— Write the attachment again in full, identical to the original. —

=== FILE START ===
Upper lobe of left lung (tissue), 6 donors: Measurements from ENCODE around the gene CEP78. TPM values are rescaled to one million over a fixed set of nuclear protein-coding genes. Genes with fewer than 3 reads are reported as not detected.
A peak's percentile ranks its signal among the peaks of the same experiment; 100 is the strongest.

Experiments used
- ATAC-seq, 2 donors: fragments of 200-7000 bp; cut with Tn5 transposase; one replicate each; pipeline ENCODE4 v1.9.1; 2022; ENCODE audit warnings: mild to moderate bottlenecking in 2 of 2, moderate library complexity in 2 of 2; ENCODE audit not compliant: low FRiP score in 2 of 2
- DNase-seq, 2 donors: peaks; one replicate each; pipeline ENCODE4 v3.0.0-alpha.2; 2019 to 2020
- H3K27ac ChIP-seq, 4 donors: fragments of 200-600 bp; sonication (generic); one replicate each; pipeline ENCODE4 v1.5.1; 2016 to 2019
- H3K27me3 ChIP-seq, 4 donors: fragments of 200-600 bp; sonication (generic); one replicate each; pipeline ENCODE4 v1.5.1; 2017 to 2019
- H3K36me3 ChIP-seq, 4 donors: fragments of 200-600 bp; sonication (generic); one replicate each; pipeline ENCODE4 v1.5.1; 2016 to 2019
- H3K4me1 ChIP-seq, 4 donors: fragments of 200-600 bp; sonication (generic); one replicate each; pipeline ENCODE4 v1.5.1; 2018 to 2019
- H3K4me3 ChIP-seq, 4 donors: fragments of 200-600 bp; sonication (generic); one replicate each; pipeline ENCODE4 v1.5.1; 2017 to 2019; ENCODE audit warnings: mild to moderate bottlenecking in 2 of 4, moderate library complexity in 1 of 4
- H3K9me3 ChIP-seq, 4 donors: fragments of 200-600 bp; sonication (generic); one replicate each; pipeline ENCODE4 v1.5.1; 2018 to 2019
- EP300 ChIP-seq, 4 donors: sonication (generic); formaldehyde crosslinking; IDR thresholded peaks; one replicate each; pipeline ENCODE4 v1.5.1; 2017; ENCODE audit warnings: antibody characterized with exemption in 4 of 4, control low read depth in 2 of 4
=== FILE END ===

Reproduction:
Upper lobe of left lung (tissue), 6 donors: Measurements from ENCODE around the gene CEP78. TPM values are rescaled to one million over a fixed set of nuclear protein-coding genes. Genes with fewer than 3 reads are reported as not detected.
A peak's percentile ranks its signal among the peaks of the same experiment; 100 is the strongest.

Experiments used
- ATAC-seq, 2 donors: fragments of 200-7000 bp; cut with Tn5 transposase; one replicate each; pipeline ENCODE4 v1.9.1; 2022; ENCODE audit warnings: mild to moderate bottlenecking in 2 of 2, moderate library complexity in 2 of 2; ENCODE audit not compliant: low FRiP score in 2 of 2
- DNase-seq, 2 donors: peaks; one replicate each; pipeline ENCODE4 v3.0.0-alpha.2; 2019 to 2020
- H3K27ac ChIP-seq, 4 donors: fragments of 200-600 bp; sonication (generic); one replicate each; pipeline ENCODE4 v1.5.1; 2016 to 2019
- H3K27me3 ChIP-seq, 4 donors: fragments of 200-600 bp; sonication (generic); one replicate each; pipeline ENCODE4 v1.5.1; 2017 to 2019
- H3K36me3 ChIP-seq, 4 donors: fragments of 200-600 bp; sonication (generic); one replicate each; pipeline ENCODE4 v1.5.1; 2016 to 2019
- H3K4me1 ChIP-seq, 4 donors: fragments of 200-600 bp; sonication (generic); one replicate each; pipeline ENCODE4 v1.5.1; 2018 to 2019
- H3K4me3 ChIP-seq, 4 donors: fragments of 200-600 bp; sonication (generic); one replicate each; pipeline ENCODE4 v1.5.1; 2017 to 2019; ENCODE audit warnings: mild to moderate bottlenecking in 2 of 4, moderate library complexity in 1 of 4
- H3K9me3 ChIP-seq, 4 donors: fragments of 200-600 bp; sonication (generic); one replicate each; pipeline ENCODE4 v1.5.1; 2018 to 2019
- EP300 ChIP-seq, 4 donors: sonication (generic); formaldehyde crosslinking; IDR thresholded peaks; one replicate each; pipeline ENCODE4 v1.5.1; 2017; ENCODE audit warnings: antibody characterized with exemption in 4 of 4, control low read depth in 2 of 4